Paul Graham has posted the talk he gave a PARC last week, entitled Hiring is Obsolete, where he encourages undergrads and grad students to start up companies with the aim of being bought out/hired by a big company:
When companies buy startups, they’re effectively fusing recruiting and product development. And I think that’s more efficient than doing the two separately, because you always get people who are really committed to what they’re working on.
Plus this method yields teams of developers who already work well together. Any conflicts between them have been ironed out under the very hot iron of running a startup. By the time the acquirer gets them, they’re finishing one another’s sentences. That’s valuable in software, because so many bugs occur at the boundaries between different people’s code.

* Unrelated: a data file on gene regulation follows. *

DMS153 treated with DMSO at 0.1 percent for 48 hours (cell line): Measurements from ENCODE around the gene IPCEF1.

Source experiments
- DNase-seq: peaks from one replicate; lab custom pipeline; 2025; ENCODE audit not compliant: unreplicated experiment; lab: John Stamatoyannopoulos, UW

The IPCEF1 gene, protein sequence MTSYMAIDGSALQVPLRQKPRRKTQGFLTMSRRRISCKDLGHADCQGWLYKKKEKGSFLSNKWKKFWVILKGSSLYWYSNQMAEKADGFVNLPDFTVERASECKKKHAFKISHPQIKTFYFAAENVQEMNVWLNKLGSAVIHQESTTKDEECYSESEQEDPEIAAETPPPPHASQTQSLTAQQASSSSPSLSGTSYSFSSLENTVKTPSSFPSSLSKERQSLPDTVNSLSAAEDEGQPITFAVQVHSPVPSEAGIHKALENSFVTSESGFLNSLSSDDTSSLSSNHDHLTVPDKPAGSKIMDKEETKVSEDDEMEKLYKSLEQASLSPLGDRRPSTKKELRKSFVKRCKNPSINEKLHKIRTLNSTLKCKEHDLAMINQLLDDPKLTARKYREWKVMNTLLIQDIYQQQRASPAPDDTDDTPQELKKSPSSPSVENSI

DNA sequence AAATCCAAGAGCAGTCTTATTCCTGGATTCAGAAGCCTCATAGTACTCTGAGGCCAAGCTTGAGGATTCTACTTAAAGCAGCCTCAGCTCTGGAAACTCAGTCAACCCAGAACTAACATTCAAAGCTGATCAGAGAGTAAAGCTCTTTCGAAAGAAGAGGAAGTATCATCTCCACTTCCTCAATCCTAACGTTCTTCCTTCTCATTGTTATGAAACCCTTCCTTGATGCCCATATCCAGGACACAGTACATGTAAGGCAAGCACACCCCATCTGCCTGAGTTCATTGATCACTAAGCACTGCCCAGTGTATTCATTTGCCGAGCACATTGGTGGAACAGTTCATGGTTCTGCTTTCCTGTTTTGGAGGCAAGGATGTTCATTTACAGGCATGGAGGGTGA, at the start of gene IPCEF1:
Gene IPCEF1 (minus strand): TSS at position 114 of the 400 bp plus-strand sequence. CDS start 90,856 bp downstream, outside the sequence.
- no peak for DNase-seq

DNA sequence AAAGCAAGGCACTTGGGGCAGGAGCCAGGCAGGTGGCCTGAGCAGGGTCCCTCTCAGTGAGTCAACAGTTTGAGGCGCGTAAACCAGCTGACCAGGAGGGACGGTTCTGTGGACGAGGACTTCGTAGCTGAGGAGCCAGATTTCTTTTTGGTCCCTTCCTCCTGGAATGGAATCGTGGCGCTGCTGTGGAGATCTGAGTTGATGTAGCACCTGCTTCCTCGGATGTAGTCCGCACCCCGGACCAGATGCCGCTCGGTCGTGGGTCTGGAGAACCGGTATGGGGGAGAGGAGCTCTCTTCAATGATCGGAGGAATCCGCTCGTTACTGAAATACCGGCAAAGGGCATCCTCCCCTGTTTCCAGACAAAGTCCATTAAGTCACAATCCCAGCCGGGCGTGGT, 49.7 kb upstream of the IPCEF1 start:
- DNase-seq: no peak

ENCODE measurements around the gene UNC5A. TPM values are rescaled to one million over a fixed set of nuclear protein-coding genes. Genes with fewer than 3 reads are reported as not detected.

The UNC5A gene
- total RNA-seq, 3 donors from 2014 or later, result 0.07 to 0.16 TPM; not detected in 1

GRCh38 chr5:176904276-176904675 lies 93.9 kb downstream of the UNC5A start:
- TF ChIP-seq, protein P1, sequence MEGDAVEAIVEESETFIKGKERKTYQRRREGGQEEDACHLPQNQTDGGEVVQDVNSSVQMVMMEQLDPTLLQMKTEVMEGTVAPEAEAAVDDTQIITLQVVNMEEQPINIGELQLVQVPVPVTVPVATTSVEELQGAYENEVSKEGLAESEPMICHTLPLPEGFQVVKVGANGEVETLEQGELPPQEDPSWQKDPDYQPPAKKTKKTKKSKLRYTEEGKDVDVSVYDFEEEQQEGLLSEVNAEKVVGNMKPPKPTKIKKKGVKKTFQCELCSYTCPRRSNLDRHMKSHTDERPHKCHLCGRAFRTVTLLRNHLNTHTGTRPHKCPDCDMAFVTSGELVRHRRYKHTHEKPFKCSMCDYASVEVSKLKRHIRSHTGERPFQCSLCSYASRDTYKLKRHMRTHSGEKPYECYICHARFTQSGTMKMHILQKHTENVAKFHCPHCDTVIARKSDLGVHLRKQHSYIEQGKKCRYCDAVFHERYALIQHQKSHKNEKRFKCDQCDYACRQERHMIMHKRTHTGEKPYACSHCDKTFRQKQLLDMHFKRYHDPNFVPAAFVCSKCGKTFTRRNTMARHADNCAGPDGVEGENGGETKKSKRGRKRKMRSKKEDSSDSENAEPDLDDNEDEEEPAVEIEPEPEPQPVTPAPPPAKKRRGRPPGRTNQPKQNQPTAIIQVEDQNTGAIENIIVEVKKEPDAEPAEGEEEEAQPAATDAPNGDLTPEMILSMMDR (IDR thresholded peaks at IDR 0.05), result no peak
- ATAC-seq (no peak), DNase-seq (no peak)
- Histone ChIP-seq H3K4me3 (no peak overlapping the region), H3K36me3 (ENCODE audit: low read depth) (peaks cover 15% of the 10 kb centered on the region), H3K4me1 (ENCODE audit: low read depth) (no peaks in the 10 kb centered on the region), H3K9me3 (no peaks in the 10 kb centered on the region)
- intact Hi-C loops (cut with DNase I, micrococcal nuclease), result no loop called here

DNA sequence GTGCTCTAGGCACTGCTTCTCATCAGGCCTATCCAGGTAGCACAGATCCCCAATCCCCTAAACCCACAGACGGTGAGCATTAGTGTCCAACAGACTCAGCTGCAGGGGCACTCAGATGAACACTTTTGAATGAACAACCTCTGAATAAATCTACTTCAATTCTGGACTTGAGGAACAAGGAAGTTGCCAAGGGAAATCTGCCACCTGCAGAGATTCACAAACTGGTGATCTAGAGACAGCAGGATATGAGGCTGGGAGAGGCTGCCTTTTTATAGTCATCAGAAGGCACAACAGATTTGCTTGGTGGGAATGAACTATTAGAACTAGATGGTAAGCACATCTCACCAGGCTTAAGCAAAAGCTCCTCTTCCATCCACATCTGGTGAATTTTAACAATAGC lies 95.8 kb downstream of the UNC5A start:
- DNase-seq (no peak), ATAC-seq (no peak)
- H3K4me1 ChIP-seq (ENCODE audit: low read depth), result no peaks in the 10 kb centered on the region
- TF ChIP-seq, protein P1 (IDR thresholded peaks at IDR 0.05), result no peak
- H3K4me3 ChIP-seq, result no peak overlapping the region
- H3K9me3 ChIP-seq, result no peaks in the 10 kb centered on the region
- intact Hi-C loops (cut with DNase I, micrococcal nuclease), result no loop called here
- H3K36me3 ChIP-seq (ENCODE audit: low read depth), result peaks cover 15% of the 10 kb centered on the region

Paul has hinted at this strategy in some of his other essays. I think it is an intriguing idea, though I question how committed the startup’s team will be to the big company after the buy out. In my experience (I’ve been involved in two buy-outs in my life), the founders are just as likely to bail once their golden handcuffs evaporate as stick around.
Anyways, it’s an excellent read, as usual.